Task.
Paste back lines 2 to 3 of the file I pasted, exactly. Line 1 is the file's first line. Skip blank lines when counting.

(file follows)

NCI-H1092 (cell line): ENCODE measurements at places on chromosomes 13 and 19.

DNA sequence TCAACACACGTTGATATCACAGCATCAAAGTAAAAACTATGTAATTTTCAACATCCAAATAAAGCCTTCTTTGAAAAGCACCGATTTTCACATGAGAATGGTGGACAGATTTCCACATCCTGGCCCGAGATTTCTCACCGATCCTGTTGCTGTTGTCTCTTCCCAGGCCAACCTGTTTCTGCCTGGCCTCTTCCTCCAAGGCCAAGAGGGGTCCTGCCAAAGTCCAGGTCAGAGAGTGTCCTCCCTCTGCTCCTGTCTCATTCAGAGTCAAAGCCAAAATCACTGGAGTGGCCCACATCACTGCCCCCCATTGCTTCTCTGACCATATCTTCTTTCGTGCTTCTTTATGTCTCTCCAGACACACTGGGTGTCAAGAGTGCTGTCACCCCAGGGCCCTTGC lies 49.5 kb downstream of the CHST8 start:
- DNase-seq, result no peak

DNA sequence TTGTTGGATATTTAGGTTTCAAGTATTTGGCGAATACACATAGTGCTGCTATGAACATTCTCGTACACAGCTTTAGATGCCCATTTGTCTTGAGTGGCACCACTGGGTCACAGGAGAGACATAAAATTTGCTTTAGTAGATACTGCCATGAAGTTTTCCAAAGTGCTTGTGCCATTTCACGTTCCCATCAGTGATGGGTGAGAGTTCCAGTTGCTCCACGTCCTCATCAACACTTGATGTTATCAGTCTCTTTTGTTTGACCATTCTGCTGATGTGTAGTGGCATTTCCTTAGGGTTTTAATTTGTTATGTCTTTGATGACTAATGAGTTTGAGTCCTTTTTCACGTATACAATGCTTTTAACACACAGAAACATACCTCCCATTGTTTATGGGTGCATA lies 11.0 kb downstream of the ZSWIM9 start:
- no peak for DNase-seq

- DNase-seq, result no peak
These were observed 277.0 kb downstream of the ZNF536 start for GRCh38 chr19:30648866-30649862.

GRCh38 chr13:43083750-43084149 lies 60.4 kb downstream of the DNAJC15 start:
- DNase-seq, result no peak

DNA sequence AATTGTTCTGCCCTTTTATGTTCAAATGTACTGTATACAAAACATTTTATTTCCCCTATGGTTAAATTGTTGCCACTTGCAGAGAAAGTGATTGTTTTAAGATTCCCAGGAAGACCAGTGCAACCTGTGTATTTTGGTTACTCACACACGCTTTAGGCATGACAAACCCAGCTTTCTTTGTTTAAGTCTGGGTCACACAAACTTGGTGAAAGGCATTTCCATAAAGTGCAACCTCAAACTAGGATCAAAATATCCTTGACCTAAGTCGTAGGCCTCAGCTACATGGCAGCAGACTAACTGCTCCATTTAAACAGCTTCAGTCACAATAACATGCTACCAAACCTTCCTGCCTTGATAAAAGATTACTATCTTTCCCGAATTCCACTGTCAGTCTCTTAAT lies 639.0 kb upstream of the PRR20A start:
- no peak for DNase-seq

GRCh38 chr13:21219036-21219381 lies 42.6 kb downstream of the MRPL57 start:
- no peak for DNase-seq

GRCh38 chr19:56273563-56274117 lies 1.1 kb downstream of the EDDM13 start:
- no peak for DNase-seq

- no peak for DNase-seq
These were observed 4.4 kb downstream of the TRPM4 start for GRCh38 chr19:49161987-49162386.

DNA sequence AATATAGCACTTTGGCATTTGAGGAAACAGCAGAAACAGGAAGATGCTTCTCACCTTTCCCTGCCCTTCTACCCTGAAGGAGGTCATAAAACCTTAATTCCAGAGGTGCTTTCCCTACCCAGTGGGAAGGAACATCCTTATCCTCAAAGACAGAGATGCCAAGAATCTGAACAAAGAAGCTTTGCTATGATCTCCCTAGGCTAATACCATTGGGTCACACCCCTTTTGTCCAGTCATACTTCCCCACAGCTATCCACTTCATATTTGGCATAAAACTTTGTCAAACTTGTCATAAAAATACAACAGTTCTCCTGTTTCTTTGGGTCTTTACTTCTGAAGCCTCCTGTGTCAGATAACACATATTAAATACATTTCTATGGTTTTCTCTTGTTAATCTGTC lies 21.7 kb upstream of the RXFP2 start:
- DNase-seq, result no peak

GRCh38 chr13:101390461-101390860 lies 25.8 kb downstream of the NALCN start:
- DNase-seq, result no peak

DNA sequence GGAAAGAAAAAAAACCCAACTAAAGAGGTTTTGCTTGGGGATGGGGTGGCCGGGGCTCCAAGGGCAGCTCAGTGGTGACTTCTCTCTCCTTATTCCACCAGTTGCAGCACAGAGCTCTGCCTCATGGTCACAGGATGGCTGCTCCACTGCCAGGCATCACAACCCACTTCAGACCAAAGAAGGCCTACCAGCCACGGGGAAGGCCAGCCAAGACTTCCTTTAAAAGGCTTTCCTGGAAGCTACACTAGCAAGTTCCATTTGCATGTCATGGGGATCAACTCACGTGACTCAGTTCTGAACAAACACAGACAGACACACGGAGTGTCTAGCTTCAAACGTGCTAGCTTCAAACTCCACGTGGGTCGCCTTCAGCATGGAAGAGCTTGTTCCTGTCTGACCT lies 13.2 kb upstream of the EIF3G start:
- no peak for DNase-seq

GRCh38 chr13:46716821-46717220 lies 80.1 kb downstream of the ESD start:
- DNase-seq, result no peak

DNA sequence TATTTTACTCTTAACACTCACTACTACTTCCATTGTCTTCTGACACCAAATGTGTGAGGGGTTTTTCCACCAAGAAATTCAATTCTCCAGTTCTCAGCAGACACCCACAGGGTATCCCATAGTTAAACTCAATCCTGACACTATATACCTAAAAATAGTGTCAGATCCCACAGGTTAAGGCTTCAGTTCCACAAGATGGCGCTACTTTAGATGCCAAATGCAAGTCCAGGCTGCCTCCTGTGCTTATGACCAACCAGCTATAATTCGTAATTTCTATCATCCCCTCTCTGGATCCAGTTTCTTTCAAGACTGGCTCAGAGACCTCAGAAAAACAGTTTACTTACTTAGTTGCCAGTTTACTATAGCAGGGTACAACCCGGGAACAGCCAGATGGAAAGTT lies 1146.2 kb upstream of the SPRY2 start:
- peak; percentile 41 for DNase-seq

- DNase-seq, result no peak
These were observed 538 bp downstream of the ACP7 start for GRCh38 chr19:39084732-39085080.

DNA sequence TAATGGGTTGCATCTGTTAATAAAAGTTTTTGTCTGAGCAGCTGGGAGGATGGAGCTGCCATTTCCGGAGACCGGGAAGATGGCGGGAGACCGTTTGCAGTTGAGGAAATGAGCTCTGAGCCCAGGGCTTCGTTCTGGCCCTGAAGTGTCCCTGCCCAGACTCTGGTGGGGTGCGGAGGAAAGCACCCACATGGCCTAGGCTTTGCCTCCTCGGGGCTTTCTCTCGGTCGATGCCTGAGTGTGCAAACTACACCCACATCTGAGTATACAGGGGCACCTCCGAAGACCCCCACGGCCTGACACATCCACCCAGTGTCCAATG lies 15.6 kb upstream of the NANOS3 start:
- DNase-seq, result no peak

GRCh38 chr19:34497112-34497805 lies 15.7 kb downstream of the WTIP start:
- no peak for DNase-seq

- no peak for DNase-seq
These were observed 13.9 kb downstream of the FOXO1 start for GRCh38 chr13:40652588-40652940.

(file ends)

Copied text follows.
DNA sequence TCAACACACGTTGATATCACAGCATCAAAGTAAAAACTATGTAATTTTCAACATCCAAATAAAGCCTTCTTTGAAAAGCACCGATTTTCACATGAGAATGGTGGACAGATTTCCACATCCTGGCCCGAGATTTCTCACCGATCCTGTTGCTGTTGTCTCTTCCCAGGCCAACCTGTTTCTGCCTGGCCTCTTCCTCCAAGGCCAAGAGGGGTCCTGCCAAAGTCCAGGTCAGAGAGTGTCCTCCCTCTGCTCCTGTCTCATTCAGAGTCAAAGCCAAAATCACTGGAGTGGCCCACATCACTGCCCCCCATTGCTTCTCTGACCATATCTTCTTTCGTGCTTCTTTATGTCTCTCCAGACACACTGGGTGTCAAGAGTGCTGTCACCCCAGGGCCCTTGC lies 49.5 kb downstream of the CHST8 start:
- DNase-seq, result no peak